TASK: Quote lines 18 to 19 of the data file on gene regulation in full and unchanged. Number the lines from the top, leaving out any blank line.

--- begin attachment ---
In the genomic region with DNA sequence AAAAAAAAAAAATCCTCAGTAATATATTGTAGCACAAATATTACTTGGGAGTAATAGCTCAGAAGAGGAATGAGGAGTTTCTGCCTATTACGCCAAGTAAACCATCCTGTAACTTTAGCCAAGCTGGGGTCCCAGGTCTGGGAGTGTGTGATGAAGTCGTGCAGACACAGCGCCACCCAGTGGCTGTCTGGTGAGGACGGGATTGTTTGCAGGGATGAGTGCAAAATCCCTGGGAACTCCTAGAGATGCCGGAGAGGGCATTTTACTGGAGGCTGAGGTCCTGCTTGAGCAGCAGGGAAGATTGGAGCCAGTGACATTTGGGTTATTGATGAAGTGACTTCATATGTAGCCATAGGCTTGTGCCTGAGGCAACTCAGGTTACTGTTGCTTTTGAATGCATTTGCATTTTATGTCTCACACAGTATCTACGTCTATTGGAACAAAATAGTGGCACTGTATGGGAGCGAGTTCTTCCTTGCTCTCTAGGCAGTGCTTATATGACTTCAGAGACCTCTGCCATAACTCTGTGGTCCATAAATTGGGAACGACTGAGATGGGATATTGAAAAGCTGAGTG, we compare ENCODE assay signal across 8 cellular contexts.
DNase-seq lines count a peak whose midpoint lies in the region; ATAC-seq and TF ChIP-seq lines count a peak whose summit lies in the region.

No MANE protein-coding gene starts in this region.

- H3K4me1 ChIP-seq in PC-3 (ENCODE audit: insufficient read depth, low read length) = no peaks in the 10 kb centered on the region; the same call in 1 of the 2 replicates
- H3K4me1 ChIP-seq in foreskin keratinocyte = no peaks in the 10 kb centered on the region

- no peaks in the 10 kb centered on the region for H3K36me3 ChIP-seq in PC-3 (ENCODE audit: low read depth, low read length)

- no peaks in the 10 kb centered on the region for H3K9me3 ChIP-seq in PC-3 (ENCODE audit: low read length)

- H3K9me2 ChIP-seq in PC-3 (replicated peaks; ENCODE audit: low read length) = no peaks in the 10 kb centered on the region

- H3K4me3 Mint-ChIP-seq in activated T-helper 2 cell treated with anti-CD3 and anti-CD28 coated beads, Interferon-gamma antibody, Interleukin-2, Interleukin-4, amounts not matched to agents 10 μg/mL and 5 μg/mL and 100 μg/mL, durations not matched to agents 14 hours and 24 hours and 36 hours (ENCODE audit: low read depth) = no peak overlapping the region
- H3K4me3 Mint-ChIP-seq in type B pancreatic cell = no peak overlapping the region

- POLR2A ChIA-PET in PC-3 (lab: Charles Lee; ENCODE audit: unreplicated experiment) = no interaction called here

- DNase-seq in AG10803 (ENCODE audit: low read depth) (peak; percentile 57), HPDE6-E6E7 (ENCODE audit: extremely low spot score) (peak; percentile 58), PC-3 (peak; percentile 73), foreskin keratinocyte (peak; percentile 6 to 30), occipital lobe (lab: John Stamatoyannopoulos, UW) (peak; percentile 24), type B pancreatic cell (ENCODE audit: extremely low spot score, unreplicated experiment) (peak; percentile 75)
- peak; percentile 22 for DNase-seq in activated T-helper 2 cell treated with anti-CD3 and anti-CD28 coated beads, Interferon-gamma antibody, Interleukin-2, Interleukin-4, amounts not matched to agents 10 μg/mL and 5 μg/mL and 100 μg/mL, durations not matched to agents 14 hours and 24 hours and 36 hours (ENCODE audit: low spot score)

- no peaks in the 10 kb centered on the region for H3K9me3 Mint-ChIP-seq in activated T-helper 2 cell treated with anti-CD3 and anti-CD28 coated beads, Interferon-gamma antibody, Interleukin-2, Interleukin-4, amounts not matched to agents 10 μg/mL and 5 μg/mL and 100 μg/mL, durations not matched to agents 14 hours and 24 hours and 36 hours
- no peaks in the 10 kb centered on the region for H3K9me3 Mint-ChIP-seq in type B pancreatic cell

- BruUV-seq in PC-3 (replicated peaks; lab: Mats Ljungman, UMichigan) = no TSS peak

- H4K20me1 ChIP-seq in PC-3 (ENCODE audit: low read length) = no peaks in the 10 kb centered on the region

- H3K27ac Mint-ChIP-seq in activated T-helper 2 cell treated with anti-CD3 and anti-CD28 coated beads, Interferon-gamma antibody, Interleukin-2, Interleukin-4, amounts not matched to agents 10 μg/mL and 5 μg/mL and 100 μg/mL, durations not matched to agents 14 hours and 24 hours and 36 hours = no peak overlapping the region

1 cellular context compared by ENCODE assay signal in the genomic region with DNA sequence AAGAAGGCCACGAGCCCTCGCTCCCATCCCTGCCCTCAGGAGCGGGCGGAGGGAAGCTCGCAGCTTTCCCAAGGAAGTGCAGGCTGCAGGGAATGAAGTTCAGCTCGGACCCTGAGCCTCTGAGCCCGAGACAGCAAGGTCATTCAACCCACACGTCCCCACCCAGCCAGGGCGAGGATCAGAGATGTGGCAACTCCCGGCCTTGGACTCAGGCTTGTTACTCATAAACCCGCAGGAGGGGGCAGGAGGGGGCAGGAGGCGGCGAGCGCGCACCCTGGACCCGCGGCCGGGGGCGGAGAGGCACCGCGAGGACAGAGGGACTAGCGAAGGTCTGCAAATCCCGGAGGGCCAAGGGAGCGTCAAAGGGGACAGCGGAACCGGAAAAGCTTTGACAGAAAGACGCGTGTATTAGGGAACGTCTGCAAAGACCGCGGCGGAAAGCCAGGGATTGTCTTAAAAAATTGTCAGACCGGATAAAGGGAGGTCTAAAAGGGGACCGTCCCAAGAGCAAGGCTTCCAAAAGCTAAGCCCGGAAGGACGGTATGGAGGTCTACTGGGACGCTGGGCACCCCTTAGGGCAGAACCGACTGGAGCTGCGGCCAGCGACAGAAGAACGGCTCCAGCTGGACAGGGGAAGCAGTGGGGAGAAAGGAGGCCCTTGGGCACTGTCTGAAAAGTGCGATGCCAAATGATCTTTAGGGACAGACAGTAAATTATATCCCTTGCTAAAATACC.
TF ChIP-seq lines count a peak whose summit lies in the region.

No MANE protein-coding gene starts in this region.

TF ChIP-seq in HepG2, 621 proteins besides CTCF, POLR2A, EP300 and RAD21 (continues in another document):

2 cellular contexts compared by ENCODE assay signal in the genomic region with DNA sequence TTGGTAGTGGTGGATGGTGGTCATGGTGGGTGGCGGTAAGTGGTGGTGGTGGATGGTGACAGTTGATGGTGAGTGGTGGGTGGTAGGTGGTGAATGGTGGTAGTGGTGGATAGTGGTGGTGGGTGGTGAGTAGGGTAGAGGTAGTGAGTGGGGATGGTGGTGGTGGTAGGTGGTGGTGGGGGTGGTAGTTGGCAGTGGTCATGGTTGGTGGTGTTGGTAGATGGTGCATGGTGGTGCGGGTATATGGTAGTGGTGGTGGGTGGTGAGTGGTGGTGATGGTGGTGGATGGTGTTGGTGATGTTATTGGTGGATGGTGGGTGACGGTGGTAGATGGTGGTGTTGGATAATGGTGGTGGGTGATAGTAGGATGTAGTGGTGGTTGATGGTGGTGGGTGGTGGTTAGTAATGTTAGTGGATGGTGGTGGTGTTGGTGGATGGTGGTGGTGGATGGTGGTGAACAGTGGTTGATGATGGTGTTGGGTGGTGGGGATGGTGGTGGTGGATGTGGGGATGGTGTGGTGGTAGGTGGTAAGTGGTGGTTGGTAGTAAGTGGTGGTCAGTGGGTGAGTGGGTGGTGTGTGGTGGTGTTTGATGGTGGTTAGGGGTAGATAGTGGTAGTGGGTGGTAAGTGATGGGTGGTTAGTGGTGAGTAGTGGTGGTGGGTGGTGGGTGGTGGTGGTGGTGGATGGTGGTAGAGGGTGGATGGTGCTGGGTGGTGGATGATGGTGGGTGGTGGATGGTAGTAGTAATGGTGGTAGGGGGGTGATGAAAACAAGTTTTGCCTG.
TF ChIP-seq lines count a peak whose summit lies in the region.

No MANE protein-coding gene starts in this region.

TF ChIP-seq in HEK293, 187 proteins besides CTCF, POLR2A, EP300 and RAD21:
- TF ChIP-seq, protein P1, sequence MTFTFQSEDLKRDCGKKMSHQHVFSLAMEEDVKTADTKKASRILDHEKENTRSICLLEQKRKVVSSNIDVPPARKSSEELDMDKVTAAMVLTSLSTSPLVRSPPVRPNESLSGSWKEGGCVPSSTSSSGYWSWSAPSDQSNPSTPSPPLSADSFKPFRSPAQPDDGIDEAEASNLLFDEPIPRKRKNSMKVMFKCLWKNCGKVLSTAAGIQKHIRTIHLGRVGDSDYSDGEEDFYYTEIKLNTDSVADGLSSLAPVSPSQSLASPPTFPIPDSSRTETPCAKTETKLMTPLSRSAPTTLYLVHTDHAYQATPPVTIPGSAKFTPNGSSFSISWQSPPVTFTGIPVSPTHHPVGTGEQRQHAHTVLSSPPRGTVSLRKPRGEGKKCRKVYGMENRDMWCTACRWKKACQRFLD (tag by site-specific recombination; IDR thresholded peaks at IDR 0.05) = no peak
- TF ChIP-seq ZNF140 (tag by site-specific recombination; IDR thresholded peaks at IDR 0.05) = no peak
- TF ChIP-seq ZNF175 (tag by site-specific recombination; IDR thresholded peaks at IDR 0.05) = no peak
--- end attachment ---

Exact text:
- H3K27ac Mint-ChIP-seq in activated T-helper 2 cell treated with anti-CD3 and anti-CD28 coated beads, Interferon-gamma antibody, Interleukin-2, Interleukin-4, amounts not matched to agents 10 μg/mL and 5 μg/mL and 100 μg/mL, durations not matched to agents 14 hours and 24 hours and 36 hours = no peak overlapping the region

1 cellular context compared by ENCODE assay signal in the genomic region with DNA sequence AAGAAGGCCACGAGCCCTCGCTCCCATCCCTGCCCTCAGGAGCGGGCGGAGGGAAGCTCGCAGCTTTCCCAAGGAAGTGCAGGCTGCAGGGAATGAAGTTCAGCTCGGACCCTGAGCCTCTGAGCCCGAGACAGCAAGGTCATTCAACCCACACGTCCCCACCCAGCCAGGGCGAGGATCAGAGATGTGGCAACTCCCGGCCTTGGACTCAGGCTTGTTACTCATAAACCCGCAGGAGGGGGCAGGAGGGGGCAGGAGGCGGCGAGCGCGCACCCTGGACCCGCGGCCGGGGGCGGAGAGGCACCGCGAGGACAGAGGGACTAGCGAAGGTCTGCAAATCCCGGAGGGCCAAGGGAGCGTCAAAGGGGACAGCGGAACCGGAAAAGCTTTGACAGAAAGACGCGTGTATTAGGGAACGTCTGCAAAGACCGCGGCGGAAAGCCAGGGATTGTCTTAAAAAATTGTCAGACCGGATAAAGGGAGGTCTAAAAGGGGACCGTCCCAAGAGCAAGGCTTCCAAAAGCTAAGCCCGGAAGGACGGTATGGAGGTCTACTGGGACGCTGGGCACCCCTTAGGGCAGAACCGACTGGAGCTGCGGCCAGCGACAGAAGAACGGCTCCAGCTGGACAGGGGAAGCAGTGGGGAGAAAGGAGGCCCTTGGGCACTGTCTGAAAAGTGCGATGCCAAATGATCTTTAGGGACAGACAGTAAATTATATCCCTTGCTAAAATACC.